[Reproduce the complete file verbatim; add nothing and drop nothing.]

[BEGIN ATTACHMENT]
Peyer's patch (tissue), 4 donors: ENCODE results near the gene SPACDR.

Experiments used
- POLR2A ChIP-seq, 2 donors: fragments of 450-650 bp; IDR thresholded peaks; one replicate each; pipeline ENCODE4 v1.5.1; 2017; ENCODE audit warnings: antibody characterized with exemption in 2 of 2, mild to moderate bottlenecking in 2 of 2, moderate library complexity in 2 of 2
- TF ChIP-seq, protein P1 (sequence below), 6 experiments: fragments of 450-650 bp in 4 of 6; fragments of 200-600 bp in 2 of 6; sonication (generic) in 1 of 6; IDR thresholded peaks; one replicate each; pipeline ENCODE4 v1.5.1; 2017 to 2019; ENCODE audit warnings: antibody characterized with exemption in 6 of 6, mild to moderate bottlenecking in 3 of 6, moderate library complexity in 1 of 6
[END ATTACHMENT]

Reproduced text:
Peyer's patch (tissue), 4 donors: ENCODE results near the gene SPACDR.

Experiments used
- POLR2A ChIP-seq, 2 donors: fragments of 450-650 bp; IDR thresholded peaks; one replicate each; pipeline ENCODE4 v1.5.1; 2017; ENCODE audit warnings: antibody characterized with exemption in 2 of 2, mild to moderate bottlenecking in 2 of 2, moderate library complexity in 2 of 2
- TF ChIP-seq, protein P1 (sequence below), 6 experiments: fragments of 450-650 bp in 4 of 6; fragments of 200-600 bp in 2 of 6; sonication (generic) in 1 of 6; IDR thresholded peaks; one replicate each; pipeline ENCODE4 v1.5.1; 2017 to 2019; ENCODE audit warnings: antibody characterized with exemption in 6 of 6, mild to moderate bottlenecking in 3 of 6, moderate library complexity in 1 of 6